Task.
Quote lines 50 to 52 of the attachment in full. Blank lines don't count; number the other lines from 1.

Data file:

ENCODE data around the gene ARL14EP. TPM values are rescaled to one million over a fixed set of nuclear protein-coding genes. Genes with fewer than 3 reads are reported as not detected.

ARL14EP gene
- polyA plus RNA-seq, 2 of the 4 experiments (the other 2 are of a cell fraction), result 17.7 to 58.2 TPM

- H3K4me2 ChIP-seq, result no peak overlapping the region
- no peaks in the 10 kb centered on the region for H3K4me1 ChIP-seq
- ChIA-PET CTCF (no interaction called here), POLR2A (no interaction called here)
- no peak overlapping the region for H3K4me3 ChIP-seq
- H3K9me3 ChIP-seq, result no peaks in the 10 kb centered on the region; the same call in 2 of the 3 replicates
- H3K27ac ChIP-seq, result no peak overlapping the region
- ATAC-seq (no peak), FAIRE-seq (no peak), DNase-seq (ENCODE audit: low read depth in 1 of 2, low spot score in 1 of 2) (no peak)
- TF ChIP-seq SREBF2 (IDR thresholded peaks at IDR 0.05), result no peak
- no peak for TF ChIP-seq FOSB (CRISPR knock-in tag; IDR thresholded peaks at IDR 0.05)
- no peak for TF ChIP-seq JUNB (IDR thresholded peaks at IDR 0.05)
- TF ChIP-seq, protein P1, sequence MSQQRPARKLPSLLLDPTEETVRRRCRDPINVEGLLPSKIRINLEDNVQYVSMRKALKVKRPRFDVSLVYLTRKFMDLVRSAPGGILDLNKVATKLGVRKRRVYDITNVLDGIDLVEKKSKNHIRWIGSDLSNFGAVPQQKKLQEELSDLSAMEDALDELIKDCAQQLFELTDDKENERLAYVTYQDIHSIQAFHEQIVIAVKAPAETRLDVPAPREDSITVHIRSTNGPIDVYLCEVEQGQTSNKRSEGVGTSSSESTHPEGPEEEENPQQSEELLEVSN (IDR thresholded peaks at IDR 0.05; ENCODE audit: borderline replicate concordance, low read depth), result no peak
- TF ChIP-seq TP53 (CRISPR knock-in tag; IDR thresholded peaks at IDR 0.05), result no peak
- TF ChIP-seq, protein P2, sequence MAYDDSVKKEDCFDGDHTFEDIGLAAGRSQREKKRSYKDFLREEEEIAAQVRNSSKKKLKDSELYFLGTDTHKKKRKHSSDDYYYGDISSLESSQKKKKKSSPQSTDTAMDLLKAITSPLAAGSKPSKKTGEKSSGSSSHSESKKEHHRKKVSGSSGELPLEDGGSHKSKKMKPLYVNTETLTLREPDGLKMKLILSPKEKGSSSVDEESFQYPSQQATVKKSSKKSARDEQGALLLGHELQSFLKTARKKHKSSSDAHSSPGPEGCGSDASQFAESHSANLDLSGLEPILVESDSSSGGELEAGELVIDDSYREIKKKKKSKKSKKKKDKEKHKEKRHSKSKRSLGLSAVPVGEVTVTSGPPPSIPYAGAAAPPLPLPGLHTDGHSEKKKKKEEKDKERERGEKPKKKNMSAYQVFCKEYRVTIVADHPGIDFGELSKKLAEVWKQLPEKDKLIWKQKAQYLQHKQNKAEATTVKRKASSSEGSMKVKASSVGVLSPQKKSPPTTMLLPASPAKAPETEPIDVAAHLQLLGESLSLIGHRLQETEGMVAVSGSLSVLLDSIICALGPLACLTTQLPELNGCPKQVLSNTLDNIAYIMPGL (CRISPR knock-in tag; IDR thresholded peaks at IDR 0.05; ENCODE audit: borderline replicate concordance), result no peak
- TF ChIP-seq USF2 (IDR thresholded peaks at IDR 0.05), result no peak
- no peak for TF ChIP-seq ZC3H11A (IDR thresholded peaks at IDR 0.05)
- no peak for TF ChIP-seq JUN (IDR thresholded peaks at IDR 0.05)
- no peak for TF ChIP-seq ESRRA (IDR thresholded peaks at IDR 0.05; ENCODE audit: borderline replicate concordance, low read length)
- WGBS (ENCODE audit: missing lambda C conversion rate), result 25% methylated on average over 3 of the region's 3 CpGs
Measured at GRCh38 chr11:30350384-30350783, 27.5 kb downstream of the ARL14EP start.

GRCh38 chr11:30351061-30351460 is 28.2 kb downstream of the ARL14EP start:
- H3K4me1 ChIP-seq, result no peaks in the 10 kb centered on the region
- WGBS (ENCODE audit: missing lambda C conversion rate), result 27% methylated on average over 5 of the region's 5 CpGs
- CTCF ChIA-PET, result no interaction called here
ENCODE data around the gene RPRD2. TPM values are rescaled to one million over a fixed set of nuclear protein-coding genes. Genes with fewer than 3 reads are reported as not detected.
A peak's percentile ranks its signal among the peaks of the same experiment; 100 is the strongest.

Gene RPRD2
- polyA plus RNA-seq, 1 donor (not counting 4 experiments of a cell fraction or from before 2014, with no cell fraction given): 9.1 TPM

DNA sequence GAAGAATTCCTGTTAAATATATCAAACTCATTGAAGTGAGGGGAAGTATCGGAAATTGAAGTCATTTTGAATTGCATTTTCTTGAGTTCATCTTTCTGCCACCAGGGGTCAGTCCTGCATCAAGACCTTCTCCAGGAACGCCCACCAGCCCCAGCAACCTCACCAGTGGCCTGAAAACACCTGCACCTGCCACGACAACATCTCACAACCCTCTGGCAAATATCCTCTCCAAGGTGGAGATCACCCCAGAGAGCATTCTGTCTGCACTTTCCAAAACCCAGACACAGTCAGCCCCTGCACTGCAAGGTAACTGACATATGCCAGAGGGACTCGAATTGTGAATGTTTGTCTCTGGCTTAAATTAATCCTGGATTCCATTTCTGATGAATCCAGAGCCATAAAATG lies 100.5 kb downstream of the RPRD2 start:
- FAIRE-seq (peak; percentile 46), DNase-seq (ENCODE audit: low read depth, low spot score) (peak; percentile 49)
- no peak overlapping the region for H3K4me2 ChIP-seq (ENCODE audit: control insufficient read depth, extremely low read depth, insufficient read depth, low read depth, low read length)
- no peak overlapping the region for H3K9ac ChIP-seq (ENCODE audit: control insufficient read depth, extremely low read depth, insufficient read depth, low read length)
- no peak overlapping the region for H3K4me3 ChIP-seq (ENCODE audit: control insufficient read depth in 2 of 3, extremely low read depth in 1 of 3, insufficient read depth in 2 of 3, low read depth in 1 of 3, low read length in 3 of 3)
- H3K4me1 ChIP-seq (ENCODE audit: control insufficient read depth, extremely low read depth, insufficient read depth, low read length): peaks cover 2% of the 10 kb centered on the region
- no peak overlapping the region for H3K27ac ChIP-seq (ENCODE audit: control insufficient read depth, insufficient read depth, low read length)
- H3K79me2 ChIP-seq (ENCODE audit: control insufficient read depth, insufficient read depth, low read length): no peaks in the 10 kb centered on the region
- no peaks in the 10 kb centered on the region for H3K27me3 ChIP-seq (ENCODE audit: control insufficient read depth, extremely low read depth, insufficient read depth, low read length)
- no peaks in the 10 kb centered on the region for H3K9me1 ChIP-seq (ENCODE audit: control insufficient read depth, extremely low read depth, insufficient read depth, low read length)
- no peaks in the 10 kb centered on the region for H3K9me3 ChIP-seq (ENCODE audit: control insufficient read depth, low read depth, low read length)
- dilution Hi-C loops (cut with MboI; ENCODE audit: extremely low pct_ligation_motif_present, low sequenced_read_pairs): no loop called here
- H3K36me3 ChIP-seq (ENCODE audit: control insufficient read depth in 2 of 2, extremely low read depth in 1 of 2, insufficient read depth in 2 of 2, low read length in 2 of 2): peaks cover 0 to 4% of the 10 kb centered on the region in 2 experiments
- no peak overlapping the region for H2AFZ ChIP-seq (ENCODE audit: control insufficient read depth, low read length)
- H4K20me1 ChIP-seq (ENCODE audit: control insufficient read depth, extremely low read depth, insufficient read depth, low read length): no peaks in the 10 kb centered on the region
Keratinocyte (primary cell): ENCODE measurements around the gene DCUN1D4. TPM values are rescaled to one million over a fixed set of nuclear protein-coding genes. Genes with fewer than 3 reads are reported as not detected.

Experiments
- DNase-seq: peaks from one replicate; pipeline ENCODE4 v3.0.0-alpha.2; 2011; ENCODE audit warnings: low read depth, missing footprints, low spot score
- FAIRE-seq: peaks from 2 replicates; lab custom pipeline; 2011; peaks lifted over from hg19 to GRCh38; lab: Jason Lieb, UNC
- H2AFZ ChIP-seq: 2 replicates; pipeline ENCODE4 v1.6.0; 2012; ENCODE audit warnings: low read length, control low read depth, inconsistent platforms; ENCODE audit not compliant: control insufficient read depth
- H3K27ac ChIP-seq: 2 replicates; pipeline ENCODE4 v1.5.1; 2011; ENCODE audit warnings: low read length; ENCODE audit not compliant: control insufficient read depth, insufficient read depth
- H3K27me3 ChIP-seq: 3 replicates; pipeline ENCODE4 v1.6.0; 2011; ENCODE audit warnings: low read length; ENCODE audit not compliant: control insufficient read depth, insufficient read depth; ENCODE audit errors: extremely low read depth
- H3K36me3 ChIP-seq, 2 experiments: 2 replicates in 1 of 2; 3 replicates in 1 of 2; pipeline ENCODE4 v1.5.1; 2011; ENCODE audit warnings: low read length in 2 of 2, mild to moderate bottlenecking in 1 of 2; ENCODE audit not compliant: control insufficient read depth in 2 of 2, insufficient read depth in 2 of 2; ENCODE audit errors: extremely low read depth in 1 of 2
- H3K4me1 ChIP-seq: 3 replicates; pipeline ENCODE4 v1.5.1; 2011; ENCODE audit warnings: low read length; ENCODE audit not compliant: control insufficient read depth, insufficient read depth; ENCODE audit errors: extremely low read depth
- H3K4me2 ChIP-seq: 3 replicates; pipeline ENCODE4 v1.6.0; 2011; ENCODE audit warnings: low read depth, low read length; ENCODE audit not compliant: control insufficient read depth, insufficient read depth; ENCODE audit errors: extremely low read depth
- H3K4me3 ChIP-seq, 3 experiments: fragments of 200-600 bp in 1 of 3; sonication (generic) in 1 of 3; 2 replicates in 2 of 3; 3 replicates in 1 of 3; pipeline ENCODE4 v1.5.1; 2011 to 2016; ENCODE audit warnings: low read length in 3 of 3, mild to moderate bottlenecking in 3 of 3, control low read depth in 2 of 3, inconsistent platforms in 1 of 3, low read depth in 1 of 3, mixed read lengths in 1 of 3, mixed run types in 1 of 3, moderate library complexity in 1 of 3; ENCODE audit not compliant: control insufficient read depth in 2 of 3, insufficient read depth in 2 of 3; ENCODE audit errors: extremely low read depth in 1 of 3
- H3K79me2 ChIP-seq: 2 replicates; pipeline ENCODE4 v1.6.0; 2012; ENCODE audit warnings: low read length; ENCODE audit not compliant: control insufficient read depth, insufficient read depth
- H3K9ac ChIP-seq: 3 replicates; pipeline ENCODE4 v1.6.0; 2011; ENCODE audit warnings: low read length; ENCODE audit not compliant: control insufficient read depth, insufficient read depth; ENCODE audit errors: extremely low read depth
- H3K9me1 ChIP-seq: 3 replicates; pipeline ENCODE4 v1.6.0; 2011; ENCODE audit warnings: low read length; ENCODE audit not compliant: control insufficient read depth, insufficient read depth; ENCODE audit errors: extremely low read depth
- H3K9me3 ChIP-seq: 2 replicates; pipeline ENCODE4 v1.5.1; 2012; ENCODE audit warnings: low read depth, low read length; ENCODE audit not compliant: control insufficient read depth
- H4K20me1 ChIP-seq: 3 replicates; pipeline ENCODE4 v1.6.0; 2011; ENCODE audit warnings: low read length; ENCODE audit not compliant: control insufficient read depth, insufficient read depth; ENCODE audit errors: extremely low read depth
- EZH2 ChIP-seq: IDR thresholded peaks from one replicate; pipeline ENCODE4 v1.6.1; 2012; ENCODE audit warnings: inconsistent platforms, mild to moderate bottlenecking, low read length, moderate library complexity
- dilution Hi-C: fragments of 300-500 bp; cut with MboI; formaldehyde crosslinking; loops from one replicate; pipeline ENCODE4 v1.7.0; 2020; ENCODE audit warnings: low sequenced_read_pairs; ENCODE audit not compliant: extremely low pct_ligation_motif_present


- H2AFZ ChIP-seq: 2 replicates; pipeline ENCODE4 v1.6.0; 2012; ENCODE audit warnings: low read length, control low read depth, inconsistent platforms; ENCODE audit not compliant: control insufficient read depth
- H3K27ac ChIP-seq: 2 replicates; pipeline ENCODE4 v1.5.1; 2011; ENCODE audit warnings: low read length; ENCODE audit not compliant: control insufficient read depth, insufficient read depth
- H3K27me3 ChIP-seq: 3 replicates; pipeline ENCODE4 v1.6.0; 2011; ENCODE audit warnings: low read length; ENCODE audit not compliant: control insufficient read depth, insufficient read depth; ENCODE audit errors: extremely low read depth